We love green eggs and ham

  • Green Eggs and Ham by Dr. Seuss

    Green Eggs and Ham by Dr. Seuss

 
By Deborah Pankey
Updated 3/1/2011 2:50 PM

Fifty years have passed since Sam-I-Am first tempted us and that grumpy skeptic with the delectable dish known as Green Eggs and Ham.

During those decades countless parents and teachers have whipped up scrambled eggs and slabs of ham infused with green dye and asked kids to eat them in a house or with a mouse, on a train or in the rain, with a fox and in a box.

                                                                                                                                                                                                                       
 

"I first started making it for Gio when he was little," says pastry chef, author and Riverwoods resident Gale Gand of her now 14-year-old son. "I did the eggs with green food coloring. He didn't eat cereal, so I was always looking for other things to make."

The book hasn't lost its appeal in her household, which now bustles with kindergarten-aged daughters in the mix.

"I read it about once a week to the girls; we're now reading it in French because we're going to France this summer," she says.

Published in 15 languages, the book tells the story of Sam-I-Am who ... I think you know the rest.

"It's got a good message," says Gand. "'You might think you don't like something but you don't know until you try it.' Parents are faced with that every day.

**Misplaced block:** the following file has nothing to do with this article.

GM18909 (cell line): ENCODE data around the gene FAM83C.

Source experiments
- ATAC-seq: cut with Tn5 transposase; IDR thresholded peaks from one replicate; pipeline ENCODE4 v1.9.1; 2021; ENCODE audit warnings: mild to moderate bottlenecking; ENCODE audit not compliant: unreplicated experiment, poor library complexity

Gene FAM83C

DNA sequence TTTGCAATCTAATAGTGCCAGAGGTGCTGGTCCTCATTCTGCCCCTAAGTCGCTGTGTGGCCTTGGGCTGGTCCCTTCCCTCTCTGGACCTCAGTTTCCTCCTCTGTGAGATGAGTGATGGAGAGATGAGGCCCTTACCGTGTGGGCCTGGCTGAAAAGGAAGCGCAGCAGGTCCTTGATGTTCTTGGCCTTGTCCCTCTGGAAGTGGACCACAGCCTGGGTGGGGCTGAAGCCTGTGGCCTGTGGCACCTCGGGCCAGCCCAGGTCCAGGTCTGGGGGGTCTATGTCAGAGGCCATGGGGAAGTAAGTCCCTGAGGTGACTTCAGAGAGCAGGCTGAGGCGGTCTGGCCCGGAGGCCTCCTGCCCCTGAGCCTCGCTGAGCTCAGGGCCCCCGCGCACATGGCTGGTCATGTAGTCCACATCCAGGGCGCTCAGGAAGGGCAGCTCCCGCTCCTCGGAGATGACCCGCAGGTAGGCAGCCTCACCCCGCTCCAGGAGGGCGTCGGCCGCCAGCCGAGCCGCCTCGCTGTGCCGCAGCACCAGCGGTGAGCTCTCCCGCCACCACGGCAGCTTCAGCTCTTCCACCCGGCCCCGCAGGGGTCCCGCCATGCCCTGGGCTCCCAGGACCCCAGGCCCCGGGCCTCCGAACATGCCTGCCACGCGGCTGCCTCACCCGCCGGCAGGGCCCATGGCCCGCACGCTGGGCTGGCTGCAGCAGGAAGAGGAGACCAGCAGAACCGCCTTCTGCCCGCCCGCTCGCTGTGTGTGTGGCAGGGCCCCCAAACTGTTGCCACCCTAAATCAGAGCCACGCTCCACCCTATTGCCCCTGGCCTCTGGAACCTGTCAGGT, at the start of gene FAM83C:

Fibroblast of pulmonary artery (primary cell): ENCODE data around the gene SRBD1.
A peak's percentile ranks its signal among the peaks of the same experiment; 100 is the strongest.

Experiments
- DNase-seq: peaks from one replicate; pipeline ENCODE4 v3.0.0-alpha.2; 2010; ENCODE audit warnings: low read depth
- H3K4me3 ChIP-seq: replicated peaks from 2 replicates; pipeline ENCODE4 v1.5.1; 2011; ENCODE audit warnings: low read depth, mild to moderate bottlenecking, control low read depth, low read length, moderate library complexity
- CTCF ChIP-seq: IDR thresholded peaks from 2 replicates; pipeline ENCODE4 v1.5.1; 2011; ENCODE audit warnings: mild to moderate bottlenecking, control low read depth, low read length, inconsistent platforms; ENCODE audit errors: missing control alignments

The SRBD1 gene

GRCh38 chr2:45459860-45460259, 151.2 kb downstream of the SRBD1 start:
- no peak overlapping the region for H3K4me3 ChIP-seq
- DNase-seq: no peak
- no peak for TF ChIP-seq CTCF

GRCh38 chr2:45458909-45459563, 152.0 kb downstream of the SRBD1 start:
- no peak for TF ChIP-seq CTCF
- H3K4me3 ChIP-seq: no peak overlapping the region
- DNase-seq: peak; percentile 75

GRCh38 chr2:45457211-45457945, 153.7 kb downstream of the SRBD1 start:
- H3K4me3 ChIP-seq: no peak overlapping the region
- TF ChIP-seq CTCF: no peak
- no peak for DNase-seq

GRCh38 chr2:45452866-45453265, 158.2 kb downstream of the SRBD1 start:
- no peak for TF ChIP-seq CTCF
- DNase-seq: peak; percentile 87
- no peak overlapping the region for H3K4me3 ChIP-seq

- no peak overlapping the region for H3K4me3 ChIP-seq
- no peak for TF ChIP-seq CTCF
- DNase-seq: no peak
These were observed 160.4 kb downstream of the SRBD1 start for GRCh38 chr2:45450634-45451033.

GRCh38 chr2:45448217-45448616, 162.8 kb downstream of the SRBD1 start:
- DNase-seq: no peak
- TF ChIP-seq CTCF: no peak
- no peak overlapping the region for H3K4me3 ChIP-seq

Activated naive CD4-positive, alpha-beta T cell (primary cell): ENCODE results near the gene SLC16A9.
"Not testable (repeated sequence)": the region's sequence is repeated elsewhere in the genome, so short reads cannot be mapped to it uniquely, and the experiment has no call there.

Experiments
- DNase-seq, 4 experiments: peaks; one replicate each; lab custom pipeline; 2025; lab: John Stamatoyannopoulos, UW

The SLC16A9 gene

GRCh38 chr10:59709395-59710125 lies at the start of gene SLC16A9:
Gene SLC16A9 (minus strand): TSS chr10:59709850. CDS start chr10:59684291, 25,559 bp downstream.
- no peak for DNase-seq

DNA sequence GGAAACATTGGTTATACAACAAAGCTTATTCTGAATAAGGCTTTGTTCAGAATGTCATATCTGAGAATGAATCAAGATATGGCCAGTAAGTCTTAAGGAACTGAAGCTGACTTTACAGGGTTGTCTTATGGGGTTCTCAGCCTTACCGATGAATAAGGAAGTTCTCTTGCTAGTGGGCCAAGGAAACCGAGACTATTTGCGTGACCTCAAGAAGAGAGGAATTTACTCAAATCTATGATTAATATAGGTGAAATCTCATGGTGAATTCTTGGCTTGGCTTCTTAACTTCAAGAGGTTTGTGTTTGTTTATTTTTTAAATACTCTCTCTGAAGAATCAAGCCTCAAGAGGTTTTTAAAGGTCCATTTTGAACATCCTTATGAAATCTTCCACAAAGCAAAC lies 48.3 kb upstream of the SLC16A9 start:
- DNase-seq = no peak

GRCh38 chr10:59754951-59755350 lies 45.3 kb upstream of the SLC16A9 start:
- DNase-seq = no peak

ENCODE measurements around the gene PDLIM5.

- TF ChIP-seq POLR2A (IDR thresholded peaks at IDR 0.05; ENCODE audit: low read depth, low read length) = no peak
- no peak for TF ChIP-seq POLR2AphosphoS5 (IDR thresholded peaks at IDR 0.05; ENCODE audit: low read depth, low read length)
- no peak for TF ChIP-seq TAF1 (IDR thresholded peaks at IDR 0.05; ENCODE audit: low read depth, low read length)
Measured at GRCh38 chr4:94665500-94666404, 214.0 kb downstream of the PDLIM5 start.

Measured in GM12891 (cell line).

"It applies to everything in life," she says.

For David Maish and his 7-year-old daughter, Madison, part of the appeal of the book is its rhyme and rhythm.

by signing up you agree to our terms of service
                                                                                                                                                                                                                       
 

"It's just silly and it gets kids' attention." says Maish, owner of David's Bistro in Antioch.

For today, the 117th anniversary of Dr. Suess' birth (or, to be precise, the birth of Theodor Geisel), I asked Maish and Gand to share their versions of this literary dish. They're not the first to re-imagine this dish, and they surely won't be the last. Celeb chef Nigella Lawson tucks ham slices into eggy pesto pancakes; while the Food Network's Tyler Florence piles poached eggs and prosciutto on garlic-rubbed toast and tops it with homemade pesto. If you have a recipe you'd like to share, please post it on my Facebook wall: Deb Pankey Daily Herald.

Try any of these recipes in the dark or on a boat, in a tree or with a goat and you'll be saying: "I do so like green eggs and ham! Thank you! Thank you! Sam-I-Am."